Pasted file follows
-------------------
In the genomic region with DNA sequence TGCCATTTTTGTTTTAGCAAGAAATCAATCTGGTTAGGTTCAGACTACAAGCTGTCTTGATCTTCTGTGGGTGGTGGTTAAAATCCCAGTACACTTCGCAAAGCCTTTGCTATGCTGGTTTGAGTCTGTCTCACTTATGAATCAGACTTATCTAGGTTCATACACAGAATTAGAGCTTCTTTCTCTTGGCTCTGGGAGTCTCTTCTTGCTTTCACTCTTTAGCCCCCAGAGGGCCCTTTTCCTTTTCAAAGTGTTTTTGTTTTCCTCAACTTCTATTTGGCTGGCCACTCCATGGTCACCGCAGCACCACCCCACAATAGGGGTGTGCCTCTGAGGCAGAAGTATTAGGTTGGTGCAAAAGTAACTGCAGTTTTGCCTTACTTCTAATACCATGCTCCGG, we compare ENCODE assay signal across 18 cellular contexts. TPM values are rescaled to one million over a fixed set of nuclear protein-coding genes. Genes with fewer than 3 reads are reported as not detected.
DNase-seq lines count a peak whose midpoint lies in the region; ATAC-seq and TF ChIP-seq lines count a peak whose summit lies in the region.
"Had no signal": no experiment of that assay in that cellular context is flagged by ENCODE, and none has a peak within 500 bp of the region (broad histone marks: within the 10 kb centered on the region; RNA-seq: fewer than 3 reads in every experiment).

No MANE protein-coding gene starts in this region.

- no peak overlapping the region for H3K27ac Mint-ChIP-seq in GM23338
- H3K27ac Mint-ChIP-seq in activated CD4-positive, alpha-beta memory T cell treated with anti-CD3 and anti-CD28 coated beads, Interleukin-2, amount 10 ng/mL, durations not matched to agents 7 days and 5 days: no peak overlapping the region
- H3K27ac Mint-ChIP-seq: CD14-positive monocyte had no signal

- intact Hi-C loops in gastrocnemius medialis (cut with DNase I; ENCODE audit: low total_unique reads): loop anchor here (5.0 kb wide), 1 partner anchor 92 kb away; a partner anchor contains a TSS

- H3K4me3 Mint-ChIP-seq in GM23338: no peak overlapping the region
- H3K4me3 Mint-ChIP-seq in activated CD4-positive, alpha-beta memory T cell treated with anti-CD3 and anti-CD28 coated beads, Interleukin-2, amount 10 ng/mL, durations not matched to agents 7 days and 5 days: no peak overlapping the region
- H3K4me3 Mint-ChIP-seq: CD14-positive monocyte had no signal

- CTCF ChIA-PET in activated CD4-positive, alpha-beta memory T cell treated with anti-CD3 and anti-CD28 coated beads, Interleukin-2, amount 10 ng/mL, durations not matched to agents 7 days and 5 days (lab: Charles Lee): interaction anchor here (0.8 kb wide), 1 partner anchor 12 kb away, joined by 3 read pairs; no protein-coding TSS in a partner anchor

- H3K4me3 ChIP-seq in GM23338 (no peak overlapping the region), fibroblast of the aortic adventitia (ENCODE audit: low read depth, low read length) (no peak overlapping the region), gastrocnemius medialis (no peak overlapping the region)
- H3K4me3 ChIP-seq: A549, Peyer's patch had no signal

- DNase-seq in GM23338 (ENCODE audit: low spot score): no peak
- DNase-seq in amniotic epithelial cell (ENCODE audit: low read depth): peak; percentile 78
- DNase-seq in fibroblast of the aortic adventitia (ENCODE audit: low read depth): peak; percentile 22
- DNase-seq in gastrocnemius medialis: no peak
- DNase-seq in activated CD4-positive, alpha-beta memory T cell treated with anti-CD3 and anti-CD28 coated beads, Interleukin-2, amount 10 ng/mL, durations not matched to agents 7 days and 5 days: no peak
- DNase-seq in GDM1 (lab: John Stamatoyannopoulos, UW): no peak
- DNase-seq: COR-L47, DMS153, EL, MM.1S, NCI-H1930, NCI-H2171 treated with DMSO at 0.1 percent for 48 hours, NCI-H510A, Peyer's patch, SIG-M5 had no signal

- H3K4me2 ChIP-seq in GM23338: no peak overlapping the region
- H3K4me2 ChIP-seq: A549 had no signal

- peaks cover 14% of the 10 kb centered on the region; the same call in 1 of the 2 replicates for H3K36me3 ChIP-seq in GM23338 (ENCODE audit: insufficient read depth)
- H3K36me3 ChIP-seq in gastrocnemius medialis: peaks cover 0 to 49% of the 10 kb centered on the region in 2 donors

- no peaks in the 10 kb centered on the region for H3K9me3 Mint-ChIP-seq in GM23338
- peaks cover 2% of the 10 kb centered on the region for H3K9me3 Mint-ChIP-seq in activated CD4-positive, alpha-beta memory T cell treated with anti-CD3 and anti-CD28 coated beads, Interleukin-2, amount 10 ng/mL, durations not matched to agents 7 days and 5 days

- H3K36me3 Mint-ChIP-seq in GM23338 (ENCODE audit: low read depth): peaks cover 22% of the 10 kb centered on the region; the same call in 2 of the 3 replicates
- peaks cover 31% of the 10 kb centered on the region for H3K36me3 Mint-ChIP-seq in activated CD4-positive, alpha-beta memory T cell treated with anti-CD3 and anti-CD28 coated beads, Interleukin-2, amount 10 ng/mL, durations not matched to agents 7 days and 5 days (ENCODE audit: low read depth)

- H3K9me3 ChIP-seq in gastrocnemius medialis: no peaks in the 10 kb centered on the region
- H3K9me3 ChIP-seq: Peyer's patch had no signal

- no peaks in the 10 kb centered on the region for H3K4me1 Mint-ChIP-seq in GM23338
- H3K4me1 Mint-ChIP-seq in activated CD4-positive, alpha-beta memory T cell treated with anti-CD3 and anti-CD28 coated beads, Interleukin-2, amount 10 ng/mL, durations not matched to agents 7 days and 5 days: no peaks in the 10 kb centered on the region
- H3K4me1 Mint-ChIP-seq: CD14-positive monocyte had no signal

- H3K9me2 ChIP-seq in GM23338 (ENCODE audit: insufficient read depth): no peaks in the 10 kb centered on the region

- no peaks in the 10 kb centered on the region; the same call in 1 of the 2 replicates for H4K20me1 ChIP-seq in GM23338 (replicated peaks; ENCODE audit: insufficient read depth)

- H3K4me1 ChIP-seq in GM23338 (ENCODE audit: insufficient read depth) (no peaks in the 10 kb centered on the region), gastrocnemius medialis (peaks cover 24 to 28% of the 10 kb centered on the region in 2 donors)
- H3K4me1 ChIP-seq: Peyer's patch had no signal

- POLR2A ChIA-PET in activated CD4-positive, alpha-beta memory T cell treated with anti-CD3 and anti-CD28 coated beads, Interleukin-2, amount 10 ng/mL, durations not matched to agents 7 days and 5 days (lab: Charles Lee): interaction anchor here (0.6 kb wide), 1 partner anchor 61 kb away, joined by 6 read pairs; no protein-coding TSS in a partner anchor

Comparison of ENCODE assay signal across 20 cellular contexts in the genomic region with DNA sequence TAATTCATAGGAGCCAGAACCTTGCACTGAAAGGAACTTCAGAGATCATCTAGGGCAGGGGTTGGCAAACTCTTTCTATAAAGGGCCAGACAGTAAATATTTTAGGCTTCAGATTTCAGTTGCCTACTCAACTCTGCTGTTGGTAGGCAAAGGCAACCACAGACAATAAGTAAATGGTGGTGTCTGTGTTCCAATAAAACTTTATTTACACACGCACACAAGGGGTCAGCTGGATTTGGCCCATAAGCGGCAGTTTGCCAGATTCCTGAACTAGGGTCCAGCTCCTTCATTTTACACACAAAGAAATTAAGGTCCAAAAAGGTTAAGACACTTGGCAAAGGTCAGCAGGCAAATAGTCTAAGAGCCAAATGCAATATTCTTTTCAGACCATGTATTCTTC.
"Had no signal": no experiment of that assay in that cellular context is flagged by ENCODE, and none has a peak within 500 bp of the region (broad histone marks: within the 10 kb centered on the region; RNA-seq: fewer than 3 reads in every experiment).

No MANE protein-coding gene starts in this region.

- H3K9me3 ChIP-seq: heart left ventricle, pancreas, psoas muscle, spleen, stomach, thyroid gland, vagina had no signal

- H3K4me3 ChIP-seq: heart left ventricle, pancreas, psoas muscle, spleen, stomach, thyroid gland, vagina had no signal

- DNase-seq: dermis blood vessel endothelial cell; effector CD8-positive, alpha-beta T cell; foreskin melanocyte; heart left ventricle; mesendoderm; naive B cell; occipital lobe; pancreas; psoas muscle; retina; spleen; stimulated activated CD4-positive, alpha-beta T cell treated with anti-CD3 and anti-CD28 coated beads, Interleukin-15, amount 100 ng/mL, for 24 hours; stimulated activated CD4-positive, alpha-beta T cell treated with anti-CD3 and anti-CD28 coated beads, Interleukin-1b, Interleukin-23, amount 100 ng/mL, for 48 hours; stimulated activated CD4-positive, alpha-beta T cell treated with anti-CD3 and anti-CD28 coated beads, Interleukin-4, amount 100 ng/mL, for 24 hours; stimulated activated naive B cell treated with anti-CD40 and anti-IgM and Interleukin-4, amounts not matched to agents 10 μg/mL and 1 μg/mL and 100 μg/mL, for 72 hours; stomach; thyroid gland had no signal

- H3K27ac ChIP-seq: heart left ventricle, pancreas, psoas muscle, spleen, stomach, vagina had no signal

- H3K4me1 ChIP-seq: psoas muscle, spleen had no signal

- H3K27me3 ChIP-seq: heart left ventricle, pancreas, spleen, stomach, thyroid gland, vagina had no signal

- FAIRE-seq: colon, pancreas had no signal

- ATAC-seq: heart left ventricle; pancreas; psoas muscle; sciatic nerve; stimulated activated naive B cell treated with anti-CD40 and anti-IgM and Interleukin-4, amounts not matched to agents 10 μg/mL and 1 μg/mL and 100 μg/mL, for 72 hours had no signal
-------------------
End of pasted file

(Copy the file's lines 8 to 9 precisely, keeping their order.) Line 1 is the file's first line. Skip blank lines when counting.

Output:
- intact Hi-C loops in gastrocnemius medialis (cut with DNase I; ENCODE audit: low total_unique reads): loop anchor here (5.0 kb wide), 1 partner anchor 92 kb away; a partner anchor contains a TSS

- H3K4me3 Mint-ChIP-seq in GM23338: no peak overlapping the region